Russian Railways has begun the 1.2 billion-euro electrification of the Garmsar-Ince Burun railway line in Iran, which stretches to Turkmenistan and Kazakhstan, linking Central Asia to the Persian Gulf and beyond.
Russian Railways CEO Oleg Belozerov and Iran’s Minister of Roads and Urban Development Abbas Akhoundi attended the start of operations, coming in the wake of the US decision to leave the JCPOA nuclear deal and reimpose sanctions on Tehran.
“This is the biggest sign that the JCPOA is firmly and strongly in force. Despite all pressures and threats by (US President Donald) Trump, a 1.2 billion-euro was launched today,” Akhoundi said.
Construction engineering company RZD International LLC, a subsidiary Russian Railways, is the main contractor in the project. The Russian government has also undertaken to provide 85% of funds for its implementation.
Leader of the Islamic Revolution Ayatollah Seyyed Ali Khamenei has permitted the remaining 15% of the credit needed in the project to come from the National Development Fund of Iran, Akhoundi said.
“This is an important project in terms of economics and upgrade of the rail transport industry. The most important point is that we will witness a technological change in the transportation industry in Iran. We are transforming from diesel locomotives to electric locomotives,” he said.
Belozerov said the project will double the maximum speed on the link to 120 km per hour and raise its capacity fourfold to 10 million tonnes a year.
“It will also increase safety and reduce emissions into the atmosphere. All this creates conditions for the growth of cargo turnover along the International North-South Transport Corridor and intensification of economic relations in the Caspian region,” Belozerov said.
The International North-South Transport Corridor is a 7,200-km multimode network of ship, rail, and road route connecting India, Iran, Azerbaijan, and Russia.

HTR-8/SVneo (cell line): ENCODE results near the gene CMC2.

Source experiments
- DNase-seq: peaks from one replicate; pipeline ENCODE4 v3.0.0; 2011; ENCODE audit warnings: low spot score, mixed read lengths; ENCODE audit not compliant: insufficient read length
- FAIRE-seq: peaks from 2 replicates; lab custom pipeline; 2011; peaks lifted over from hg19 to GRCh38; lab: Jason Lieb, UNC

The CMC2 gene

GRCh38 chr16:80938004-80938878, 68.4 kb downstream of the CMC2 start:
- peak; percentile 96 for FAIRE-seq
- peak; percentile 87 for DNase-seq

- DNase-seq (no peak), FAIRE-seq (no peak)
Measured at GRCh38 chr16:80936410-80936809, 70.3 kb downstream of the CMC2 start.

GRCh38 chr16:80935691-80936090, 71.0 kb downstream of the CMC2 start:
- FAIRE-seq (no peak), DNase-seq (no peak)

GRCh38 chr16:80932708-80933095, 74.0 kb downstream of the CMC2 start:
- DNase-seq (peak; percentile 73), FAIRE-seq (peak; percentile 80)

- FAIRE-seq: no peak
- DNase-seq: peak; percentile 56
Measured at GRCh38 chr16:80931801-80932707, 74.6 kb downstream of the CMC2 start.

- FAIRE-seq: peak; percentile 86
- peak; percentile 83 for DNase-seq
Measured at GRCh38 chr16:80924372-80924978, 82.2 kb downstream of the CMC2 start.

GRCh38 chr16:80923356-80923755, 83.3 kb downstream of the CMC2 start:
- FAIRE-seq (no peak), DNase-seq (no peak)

The project launched on Monday involves electrifying the 495-km line linking Garmsar near Tehran to Ince Burun on the Turkmenistan border.
The contract covers design, sourcing of materials and equipment and construction of stations and tunnels, traction substations, section pillars, duty posts of the contact station and the power supply administration building.
Iran’s rail sector has become a magnet for rail engineering and rolling stock firms from all over the world, but European companies are most likely to lose out to their Russian and Chinese rivals in the wake of Trump’s decision to reimpose sanctions on Tehran.
According to Swiss firm Stadler Rail’s sales chief Peter Jenelten, “the craziest thing about the story” is that US sanctions should benefit Russia and China in the first place.
His remarks came last month as Stadler Rail said it was ditching a $1.4 billion railway deal in Iran because of Trump’s decision on the Islamic Republic.
Russian Railways First Vice-President Alexander Misharin said in April Iran had proposed railway electrification projects worth 3 billion euros to Russia.
The Russians have announced readiness to electrify the 600 km railway route between Tehran and the northwestern city of Tabriz.
In July 2017, Russia’s largest manufacturer of locomotives and rail equipment, CJSC Transmashholding, signed a 2.5 billion euro deal with IDRO Group in Tehran for joint production of rolling stock in Iran.